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A Cobra In My Classroom



      Whether they were thinking of their dinners, their girl or boyfriends, or looking at the monsoon clouds that gathered every summer afternoon, and hoping they would be home before the skies opened up, I cannot say. A few of the more brazen — half a dozen students — lay sprawled across their desks, sound asleep.

      “English,” I said. “Let’s carry on this discussion in English, please.” Interrupted in mid-sentence, Tay Yun Ming looked up and impressively switched from Chinese to English. “You are not right, Hon Fung,” he said, deliberately, directing his remark to his offending fellow classmate. “You are wrong. Eat in class is wrong.”      

      “Eating,” I corrected. “The subject of your sentence must be a noun or pronoun.”

Hon Fung rose from his seat noisily. “”Mr. Kollo,” he thundered. “It is stupid! Can you agree? It is stupid, the rule.” Several of Hon Fung’s sleeping classmates half opened their eyes, turned their heads away from the noise, and returned to their dreams.

      “No, I do not agree, Hon Fung.” He sat back down, a look of betrayal crossing his face. “I think what Mr. Chiew did was the right thing to do. I would have done the same thing.”

      “Ha!” explained Tay Yun Ming. “Ha! You wrong. Kollo say you wrong, too.” Excited to have me as an ally, Tay Yun Ming was forgetting his usually carefully crafted sentences, and lapsing into a kind of Chunglish.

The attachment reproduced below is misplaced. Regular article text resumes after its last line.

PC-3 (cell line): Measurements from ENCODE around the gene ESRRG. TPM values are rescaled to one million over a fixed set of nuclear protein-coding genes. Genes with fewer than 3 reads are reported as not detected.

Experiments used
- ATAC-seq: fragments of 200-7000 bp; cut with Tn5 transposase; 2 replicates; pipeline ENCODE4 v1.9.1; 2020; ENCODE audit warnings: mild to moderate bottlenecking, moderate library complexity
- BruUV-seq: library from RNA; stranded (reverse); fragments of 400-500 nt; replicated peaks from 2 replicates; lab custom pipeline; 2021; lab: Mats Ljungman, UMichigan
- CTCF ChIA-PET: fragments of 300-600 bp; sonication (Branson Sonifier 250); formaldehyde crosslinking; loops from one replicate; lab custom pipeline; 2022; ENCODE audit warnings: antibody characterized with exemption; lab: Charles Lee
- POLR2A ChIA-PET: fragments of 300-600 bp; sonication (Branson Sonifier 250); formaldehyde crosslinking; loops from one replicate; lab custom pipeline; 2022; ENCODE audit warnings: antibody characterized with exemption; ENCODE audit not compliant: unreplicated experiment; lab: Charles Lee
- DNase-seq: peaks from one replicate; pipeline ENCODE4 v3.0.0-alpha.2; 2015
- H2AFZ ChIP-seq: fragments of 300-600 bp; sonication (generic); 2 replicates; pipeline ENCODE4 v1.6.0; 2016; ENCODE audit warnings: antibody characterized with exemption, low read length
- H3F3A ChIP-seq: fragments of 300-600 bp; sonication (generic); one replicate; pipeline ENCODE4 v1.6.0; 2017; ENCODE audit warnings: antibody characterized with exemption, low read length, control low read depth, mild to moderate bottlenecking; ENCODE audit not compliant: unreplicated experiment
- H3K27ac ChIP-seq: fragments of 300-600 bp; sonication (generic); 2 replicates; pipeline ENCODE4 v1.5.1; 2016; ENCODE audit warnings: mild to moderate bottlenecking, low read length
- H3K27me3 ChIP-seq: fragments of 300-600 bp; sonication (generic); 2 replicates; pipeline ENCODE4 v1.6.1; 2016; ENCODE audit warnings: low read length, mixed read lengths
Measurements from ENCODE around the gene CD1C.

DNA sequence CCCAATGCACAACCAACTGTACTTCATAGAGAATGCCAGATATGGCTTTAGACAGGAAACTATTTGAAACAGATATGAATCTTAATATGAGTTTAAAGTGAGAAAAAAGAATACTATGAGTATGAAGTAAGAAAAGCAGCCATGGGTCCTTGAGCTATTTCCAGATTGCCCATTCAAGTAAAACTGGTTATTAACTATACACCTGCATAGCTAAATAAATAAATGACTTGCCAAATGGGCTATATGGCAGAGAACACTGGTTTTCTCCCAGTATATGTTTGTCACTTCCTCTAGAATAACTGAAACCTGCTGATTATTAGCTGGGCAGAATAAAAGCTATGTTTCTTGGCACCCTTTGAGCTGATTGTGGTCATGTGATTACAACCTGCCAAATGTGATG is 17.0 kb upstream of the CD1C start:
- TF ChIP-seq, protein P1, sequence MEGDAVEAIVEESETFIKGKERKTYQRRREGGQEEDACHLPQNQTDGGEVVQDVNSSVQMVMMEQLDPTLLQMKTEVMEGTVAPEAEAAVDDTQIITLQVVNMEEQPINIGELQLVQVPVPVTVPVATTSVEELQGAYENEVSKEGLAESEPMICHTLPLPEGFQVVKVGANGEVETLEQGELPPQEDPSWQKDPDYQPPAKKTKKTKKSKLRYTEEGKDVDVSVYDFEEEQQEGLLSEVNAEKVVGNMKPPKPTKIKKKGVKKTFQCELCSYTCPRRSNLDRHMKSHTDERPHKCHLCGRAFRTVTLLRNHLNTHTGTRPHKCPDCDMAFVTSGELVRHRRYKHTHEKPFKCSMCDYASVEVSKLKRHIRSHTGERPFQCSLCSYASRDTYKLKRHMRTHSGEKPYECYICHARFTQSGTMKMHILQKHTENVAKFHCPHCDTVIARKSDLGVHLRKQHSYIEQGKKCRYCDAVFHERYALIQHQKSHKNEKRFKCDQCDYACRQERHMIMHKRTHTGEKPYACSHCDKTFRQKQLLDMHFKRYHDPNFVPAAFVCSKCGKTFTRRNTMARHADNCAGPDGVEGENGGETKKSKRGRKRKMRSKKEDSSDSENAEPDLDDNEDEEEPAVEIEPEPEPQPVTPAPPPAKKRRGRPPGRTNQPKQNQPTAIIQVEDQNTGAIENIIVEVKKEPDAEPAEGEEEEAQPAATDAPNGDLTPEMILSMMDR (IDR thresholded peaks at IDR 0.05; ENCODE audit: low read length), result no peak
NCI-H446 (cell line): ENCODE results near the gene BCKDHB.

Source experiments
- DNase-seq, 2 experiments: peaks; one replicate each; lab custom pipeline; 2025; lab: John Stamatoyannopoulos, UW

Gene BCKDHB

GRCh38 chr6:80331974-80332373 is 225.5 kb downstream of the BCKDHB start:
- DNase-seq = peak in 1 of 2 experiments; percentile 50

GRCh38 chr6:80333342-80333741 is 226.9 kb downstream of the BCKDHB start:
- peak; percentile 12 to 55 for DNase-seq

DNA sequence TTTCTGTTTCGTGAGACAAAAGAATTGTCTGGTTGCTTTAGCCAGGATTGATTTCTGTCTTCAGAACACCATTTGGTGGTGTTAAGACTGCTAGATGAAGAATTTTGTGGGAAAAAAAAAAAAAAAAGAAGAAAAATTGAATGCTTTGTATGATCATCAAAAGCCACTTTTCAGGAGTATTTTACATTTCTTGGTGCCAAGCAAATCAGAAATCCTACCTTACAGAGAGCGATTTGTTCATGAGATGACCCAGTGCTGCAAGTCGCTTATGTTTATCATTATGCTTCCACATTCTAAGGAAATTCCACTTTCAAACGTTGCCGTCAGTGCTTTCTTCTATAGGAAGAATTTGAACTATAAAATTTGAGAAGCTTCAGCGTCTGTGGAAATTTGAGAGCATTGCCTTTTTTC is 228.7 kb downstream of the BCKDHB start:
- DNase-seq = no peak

“Verbs,” I reminded him. “YOU are wrong. Kollo says YOU are wrong, too.” (I had long since given up correcting their pronunciation of my name, recognizing how difficult it was for Chinese speakers to pronounce the double consonant at the beginning of my last name.)

      “No,” shouted Hon Fung, wounded by what he took to be a personal rebuke. “I am right. Mr. Kollo wrong. You wrong… er… uh… you are wrong,” he corrected himself. He had managed to incorporate the mini lesson into his impassioned retort. Satisfied, I praised his grammar.

      “Good. Pay attention to those verbs.”

As the debate continued, I thought I heard a sound I recognized — the sixth sense developed over years of collecting snakes and lizards. If anyone else in class had heard it, they gave no indication. It sounded like nothing more than a faint shushing sound, as a mist of water spraying from a hose nozzle that has not been altogether closed.

I glanced down to my left just in time to see the last of a scaly black tail, shiny as obsidian, disappear behind the door that opened into the classroom to form a triangle where the two walls met in the corner. Instantly, I knew we had a deadly visitor among us, and it wasn’t there to learn English. It was time to evacuate the room without causing a panic.

     I stood. “Class,” I announced in my most professional tone, “I want you to stand and leave the classroom by that door.” I pointed to the open door to my right, opposite the wall where the snake lay hidden behind the other door. Tay Yun Ming and Chin Hon Fung continued arguing, fracturing their English with Chinese asides, which I did not understand, except for the occasional curse. The sleepers remained sleeping, undisturbed either by the boisterous bickering of their classmates, or by their teacher. I tried again, somewhat louder,